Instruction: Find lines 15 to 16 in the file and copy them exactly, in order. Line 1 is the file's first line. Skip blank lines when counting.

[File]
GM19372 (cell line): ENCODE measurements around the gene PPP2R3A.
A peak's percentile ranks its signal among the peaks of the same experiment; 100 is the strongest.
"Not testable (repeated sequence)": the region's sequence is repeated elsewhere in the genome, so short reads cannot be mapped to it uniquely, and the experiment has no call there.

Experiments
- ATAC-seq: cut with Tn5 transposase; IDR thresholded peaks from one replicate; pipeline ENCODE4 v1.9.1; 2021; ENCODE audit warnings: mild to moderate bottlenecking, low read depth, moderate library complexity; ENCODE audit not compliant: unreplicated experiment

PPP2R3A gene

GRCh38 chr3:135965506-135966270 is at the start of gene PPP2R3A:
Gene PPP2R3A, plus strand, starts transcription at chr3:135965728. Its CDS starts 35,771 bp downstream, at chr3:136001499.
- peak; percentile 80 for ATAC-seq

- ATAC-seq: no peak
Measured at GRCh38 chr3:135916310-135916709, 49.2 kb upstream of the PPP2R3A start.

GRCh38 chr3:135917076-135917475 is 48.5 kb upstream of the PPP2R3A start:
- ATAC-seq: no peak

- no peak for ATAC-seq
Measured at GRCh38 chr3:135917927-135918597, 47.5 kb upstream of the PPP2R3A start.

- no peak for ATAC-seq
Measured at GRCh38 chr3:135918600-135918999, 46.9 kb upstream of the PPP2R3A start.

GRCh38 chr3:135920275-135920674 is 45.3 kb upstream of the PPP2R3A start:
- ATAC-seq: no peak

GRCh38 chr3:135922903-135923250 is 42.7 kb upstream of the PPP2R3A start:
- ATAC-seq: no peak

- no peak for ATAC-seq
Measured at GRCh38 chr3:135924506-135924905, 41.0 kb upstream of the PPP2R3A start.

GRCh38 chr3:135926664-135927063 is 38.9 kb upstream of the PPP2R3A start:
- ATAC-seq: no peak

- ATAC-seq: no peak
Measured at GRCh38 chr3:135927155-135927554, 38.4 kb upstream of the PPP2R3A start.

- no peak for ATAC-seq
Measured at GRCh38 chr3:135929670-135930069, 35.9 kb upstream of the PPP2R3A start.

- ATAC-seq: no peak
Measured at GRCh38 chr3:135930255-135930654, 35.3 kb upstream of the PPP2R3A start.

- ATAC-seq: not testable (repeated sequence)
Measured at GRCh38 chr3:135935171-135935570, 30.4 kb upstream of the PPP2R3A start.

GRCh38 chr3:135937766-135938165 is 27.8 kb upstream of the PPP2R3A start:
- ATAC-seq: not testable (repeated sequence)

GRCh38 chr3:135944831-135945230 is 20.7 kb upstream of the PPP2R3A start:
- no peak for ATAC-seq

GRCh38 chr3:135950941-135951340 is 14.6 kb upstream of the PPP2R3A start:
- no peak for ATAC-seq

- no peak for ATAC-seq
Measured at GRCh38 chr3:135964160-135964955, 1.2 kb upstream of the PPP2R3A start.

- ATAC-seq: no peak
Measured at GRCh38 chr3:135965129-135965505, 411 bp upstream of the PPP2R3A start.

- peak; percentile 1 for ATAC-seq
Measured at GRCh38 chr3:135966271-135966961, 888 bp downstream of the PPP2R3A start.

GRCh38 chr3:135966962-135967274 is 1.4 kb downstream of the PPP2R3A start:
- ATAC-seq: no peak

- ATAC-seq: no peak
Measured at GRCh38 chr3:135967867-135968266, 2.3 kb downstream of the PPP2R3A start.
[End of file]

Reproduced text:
Measured at GRCh38 chr3:135917927-135918597, 47.5 kb upstream of the PPP2R3A start.

- no peak for ATAC-seq